The Ayatollah – The Islamist Emperor – Has No Clothes!
Zan, Zendegi, Azadi (Women, Life, Freedom) is the motto of Iran’s most recent democratic social movement, which sparked after the death in detention of Zhina Mahsa Amini by so-called Iran’s morality police on 16 September 2022. This nationwide progressive movement, largely led by women and other Iran’s subalterns, has shaken the ideological foundation of the Islamic Republic of Iran – the discourse and the institution of the velayat-e faqih (guardianship of the jurist) –, and the entirety of the current Islamist state in Iran.
The Zan, Zendegi, Azadi movement has revealed that the ruling Islamist emperor has no clothes! From the early days of post-revolutionary Iran under ayatollah Khomeini’s leadership, the ruling Islamists were challenged by some sections of the society, including Women’s protests on International Women’s Day in March 1979. For some intellectuals, women, and civil rights activists, the vali-ye faqih had no clothes of divinity and God’s political proxy. In the post-Khomeini era in the 1990s and 2000s, more sections of the society grasped how naked is the Islamist emperor. Three turning points challenged the idea of reforming the state through electoral politics, revealing that elections under the velayat-e faqih had little to no meaningful impact on the life of ordinary people: The first was the crisis of reforming the political system under President Mohammad Khatami (1997-2005); the second was the suppression of Iran’s pro-democracy Green Movement in 2009 in response to the rigged presidential elections; and the third was the failure of reform under President Hassan Rouhani (2013-2021) followed by the 2021 presidential elections, which brought to power the hardliner Ebrahim Raisi. With the mass disqualification of even loyal candidates to the system, the 2021 presidential elections broke the records of the lowest turnout in postrevolutionary Iran’s elections and the highest share of protest blank and invalided votes.
Hence, the Islamist emperor is now naked to the majority of the people. It has become clear that this clerical oligarchy, backed by the security-military apparatus, is an institutionalized patriarchal autocracy in the name of God, but in the service of a crony clerical kleptocracy. It is a “predatory state” (Vahabi 2020) in the name of the poor, in which the public institutions are subverted to serve the ruling oligarchs. This is clearly shown in one of the many slogans of university students in Tehran in early October 2022: “Poverty, Corruption, and Injustice; Shame on this Autocracy.” (فقر و فساد و بیداد، ننگ بر این استبداد). The Islamic Republic, in sum, seems to have betrayed both the sacred and the secular, assaulting the dignity of values, which inspired many people in the 1979 revolution.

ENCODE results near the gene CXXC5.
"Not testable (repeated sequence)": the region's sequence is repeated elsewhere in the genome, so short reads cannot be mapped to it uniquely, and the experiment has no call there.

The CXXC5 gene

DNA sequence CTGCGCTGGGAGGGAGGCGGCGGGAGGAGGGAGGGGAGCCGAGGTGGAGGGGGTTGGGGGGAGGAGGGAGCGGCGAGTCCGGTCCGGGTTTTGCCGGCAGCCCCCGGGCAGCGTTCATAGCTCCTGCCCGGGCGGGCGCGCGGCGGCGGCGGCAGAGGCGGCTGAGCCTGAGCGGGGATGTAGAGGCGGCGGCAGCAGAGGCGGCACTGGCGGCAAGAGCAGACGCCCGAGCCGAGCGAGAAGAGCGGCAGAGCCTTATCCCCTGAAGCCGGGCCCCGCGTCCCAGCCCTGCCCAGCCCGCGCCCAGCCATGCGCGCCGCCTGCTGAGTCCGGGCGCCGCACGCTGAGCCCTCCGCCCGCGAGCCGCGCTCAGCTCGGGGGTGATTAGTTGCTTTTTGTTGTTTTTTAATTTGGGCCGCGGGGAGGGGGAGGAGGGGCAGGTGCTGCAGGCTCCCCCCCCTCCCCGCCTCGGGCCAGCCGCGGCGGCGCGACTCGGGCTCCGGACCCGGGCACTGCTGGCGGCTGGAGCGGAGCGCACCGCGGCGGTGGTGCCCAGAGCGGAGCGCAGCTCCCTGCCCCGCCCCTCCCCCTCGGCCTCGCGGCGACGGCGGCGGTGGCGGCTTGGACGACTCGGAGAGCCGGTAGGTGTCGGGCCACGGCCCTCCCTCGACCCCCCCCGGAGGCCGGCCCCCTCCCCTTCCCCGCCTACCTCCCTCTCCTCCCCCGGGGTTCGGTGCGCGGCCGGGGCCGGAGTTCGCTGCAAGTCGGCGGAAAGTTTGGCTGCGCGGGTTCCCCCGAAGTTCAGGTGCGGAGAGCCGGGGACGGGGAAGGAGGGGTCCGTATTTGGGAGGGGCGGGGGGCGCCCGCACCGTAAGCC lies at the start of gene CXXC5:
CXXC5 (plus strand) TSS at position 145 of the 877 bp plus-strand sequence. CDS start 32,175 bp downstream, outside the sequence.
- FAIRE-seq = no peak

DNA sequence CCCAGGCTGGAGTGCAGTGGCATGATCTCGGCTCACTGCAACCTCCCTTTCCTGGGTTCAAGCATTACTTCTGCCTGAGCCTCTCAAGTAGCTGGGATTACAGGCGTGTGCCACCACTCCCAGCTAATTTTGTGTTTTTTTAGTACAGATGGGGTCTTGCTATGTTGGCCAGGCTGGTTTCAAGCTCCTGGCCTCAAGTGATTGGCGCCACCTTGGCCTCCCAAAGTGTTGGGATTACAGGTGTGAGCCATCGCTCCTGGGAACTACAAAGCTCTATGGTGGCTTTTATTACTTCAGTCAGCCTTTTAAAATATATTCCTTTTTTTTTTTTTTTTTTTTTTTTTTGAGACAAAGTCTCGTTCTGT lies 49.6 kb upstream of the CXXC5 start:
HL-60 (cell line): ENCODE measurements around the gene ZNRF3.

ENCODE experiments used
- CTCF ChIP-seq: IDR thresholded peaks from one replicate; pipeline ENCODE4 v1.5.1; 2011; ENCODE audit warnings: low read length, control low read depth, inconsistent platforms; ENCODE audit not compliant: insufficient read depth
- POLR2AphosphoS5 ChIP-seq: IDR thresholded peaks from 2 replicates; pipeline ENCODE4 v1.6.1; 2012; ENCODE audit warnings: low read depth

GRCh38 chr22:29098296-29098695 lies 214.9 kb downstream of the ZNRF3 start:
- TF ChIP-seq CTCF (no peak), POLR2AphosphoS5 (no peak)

An institutionalized minority rule in the name of god, Iran’s ruling clerico-military oligarchy has gradually but constantly materialized its full capacity at the cost of marginalizing the majority, and corrupting the emancipatory spirit of the 1979 revolution. It no longer speaks on behalf of Iran’s subaltern oppressed (the mostaz’afin), and has systematically turned the citizen into the subaltern. Four decades after the revolution, the Islamic Republic policies seem to have produced a systemic disempowerment (esteza’af, استضعاف) by institutionalizing cultural, economic, social, and political subordination of the majority (Mahdavi 2023).
Islamic Republic of Iran: An Anachronical Phenomenon!
The Islamist state rules over a “post-Islamist” nation (Bayat 2013; Mahdavi 2011, 2020, 2023). Iran’s civil society has already entered into a post-Islamist social condition (not post-Islam as a religion and culture) where all forms of an Islamist state, including the velayat-e faqih, have lost their popular consent and mobilization capacity. Iran’s subaltern, the marginalized majority, has already spoken up against the ruling Islamists in numerous occasions including the 2009 Green Movement, the new waves of ongoing multiple social movements since 2017 – and particularly the 2022 Zan, Zendegi, Azadi movement – and refusing to participate in the electoral politics such as the 2020 parliamentary and the 2021 presidential elections.
The durability of the Islamic Republic depends largely, not on its discursive/intellectual power but on the clerical-security apparatuses backed by petrodollars in the rentier structure of the state. Although politically coercive, the Islamic Republic is socially and discursively fragile, frustrated, failed, and bankrupt. This is largely due to the disenchantment of Iran’s civil society with the idea and practice of Islamism, making the Islamic Republic as an anachronical phenomenon in contemporary Iran. Iran’s discursive, structural, and demographic transformations are well advanced of the patrimonial and oligarchic nature of the hegemonic political system. Iran’s post-Islamist social condition, in other words, does not project a promising future for the longevity of the ruling Islamists.